June 24, 2018
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Couple claim wrongful firing by Rockland Institute

By Stephen Betts, BDN Staff

ROCKLAND, Maine — A Washington couple has filed a lawsuit claiming they were fired by by a Rockland organization that provides services to islands, after the husband and wife reported alleged illegal activity.

The lawsuit comes, however, less than two months after the Maine Human Rights Commission unanimously voted to find there were no reasonable grounds to find that the Island Institute of Rockland or the Port Clyde Community Groundfish Sector retaliated against James and Susan Frank of Washington.

The lawsuit on behalf of the Franks was filed Thursday in Knox County Superior Court against the Island Institute and Port Clyde organization — both of which are non-profit corporations.

The commission voted 5-0 at its Feb. 25 meeting to clear the organizations after Susan Frank argued her case before the board, according to the minutes of the human rights commission meeting.

Island Institute President-Elect Rob Snyder said he welcomes the opportunity to respond to the couple’s claim, but he had not seen the lawsuit which has yet to be served on the Island Institute. He pointed out the ruling by the human rights commission.

The Franks were hired in 2009, according to their lawsuit. James Frank was hired to assist in the creation of the Port Clyde organization due to his extensive experience in commercial fisheries and his familiarity with the Knox County fishing industry. Susan Frank was hired as data collection manager.

Both claim in the lawsuit that they were promised by the Island Institute that they would be hired when the Port Clyde organization was created. James said he was going to be the full time manager and Susan would be data collections manager.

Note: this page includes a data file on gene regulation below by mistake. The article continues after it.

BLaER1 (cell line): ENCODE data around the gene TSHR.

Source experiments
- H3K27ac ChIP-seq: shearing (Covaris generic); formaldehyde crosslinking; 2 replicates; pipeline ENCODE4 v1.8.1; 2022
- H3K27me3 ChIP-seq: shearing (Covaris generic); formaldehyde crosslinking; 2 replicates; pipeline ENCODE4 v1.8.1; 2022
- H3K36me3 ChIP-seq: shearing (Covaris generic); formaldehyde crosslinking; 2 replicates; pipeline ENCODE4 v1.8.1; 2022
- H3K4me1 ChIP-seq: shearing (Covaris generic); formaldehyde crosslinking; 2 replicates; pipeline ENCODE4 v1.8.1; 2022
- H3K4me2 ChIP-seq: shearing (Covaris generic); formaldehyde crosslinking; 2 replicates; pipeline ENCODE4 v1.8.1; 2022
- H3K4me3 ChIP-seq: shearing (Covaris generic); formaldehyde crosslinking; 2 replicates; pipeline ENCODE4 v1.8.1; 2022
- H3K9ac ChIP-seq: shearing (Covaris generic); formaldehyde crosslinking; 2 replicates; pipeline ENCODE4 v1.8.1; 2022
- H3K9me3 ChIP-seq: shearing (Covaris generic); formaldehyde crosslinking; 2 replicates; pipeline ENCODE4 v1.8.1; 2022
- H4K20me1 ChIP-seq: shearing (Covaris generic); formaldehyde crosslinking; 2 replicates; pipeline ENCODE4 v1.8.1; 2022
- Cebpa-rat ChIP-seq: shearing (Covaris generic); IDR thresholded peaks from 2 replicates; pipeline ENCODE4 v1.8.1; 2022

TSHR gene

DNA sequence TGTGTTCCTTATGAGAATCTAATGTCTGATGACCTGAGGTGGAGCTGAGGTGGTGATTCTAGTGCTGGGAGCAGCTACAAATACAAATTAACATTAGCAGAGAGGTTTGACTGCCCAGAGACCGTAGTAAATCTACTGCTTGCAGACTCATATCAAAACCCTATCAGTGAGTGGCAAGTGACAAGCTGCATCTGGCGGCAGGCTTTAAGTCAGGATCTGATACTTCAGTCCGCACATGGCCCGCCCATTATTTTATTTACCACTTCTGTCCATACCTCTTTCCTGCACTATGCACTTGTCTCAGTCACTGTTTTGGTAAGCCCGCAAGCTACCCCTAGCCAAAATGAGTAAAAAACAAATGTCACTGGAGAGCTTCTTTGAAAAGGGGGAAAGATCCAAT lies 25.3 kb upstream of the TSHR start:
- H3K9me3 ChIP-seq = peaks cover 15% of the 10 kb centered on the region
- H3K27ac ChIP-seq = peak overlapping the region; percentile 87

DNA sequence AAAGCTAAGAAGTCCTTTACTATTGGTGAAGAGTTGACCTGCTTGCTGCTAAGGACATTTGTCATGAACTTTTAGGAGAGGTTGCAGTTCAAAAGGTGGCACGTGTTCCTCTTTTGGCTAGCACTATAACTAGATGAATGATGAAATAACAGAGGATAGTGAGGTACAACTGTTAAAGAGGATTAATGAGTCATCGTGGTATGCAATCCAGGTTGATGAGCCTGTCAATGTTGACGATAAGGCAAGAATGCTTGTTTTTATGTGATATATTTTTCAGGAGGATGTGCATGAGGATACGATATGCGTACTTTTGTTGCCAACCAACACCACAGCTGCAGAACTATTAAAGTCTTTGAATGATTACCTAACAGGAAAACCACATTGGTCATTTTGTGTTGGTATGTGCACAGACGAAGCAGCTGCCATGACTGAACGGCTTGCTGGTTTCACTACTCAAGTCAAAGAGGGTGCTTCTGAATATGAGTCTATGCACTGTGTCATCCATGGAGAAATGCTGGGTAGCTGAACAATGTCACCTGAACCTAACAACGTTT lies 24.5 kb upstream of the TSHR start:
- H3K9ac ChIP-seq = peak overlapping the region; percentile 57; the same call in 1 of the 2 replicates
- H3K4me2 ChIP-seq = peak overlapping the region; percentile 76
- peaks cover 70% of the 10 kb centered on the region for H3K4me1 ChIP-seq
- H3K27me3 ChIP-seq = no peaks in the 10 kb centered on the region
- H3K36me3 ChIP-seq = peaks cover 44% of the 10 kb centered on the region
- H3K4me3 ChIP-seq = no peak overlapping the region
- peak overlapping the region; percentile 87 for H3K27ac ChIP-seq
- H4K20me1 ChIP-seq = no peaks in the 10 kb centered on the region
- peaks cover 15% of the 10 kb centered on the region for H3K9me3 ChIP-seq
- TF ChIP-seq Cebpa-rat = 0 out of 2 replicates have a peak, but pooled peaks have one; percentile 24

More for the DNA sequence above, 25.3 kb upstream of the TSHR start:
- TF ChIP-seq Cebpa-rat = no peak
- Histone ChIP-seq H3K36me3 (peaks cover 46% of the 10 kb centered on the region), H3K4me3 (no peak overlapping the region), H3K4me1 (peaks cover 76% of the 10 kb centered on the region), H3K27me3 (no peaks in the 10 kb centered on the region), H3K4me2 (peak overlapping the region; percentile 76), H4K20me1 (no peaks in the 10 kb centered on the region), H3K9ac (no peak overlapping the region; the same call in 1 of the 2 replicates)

The Franks allege in their lawsuit that during their work with Island Institute they became aware that the Institute was using illegal means to seek various state and federal grants for its own operating expenses. The couple claim that the the Island Institute was illegally seeking grants to pay stipends to board members of the Port Clyde organization even though the Island Institute was not paying those board members as they had represented.

The Franks allege that after they informed the Island Institute policy director and Port Clyde board of their concerns, they were warned not to “bite the hand that feeds you.” They also said in their lawsuit that within a week they were informed that their jobs were being terminated and they would not be employed by the Port Clyde organization.

The Franks seek various alleged damages including punitive damages against the organizations.

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